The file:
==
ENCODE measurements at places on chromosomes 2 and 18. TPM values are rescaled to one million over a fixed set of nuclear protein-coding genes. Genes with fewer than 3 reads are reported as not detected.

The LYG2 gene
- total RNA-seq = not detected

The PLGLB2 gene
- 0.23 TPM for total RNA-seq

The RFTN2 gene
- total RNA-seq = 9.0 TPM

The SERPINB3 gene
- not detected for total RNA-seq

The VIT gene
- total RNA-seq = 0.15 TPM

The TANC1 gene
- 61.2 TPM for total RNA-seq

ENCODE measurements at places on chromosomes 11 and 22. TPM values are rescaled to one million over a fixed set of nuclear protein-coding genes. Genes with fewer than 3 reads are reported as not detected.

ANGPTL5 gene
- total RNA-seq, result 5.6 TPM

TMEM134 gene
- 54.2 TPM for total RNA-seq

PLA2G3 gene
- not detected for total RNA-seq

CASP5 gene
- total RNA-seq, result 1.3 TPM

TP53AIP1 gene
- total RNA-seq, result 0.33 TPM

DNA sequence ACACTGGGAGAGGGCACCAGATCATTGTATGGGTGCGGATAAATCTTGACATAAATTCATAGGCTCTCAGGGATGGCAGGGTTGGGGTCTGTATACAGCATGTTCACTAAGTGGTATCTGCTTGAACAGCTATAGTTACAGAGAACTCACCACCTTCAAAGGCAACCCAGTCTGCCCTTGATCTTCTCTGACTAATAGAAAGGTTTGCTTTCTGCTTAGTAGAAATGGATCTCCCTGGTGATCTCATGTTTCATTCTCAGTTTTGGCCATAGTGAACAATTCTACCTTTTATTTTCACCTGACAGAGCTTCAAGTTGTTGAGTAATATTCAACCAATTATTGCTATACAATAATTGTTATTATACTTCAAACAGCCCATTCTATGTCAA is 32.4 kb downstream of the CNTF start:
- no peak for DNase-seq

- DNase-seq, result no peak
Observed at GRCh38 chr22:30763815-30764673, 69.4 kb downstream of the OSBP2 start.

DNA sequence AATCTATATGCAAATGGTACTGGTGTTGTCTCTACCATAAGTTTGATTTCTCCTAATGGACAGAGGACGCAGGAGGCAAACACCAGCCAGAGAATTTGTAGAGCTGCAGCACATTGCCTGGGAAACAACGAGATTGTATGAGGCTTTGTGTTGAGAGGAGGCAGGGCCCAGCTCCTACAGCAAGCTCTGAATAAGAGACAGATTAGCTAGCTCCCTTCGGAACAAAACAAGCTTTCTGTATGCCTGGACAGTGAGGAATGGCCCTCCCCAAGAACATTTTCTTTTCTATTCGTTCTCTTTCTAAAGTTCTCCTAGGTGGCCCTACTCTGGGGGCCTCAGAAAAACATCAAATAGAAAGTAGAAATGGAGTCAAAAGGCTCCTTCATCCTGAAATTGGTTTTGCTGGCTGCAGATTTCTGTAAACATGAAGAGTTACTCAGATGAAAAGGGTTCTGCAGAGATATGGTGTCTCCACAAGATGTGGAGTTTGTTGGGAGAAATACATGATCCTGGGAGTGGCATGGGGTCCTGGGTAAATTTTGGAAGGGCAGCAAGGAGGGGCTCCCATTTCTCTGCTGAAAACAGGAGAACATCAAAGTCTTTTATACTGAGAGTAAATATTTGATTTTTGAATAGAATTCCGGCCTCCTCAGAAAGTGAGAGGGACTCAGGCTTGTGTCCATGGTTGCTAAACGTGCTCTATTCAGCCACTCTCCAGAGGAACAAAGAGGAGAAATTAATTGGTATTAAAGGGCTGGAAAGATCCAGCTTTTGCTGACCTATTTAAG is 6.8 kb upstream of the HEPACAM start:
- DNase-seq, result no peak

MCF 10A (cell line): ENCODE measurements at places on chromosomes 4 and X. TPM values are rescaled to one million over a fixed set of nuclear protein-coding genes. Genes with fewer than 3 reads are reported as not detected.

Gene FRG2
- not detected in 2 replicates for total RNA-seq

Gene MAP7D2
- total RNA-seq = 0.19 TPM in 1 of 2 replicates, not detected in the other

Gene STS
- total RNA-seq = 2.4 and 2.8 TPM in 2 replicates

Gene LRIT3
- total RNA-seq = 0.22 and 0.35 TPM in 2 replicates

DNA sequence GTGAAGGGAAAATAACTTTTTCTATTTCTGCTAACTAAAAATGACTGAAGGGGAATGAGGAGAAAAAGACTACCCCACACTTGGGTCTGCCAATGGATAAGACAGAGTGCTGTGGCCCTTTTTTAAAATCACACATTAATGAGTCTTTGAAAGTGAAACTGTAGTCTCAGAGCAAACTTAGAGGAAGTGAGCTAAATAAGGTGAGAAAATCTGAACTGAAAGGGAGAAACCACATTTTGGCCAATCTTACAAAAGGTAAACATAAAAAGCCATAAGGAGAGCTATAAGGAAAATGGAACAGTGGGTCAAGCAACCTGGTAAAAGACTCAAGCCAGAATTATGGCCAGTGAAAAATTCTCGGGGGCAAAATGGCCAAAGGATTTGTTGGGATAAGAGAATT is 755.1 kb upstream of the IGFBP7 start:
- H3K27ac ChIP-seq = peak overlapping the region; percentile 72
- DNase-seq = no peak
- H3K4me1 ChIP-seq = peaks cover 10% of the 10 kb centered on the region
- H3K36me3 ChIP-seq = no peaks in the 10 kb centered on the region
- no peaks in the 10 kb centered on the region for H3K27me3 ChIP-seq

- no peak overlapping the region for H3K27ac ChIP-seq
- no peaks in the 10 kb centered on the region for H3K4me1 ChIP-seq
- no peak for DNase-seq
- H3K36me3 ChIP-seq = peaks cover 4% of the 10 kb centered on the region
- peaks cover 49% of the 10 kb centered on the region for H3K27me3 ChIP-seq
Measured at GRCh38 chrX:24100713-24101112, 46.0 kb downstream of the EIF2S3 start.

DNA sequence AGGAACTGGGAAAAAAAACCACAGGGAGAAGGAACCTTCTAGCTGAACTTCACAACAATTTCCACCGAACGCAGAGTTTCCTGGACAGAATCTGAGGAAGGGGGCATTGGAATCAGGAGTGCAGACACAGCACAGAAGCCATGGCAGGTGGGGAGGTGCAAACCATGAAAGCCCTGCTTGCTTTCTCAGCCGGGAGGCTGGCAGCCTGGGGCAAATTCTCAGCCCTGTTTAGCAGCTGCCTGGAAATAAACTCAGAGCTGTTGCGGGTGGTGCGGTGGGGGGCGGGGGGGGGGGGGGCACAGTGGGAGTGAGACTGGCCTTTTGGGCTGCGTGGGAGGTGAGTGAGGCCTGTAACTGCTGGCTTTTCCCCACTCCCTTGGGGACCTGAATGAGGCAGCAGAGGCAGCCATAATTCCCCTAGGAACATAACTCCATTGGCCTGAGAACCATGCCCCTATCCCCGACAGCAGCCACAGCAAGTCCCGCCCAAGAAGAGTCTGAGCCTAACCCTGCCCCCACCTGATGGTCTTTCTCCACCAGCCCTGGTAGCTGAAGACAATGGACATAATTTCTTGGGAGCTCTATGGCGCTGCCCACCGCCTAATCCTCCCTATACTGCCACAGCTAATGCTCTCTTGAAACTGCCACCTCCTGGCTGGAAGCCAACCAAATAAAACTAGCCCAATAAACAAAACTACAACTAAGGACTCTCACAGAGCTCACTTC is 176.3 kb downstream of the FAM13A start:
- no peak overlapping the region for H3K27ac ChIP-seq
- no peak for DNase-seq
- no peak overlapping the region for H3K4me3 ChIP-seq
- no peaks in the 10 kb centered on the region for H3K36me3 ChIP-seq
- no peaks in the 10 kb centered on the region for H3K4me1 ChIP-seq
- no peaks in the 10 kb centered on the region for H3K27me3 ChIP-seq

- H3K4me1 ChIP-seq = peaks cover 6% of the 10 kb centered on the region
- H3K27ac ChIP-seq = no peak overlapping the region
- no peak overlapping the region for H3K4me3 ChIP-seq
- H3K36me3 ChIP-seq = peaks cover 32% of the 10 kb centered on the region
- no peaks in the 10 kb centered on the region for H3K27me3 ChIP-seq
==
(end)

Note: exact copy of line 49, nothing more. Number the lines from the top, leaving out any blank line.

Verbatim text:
- H3K36me3 ChIP-seq = peaks cover 4% of the 10 kb centered on the region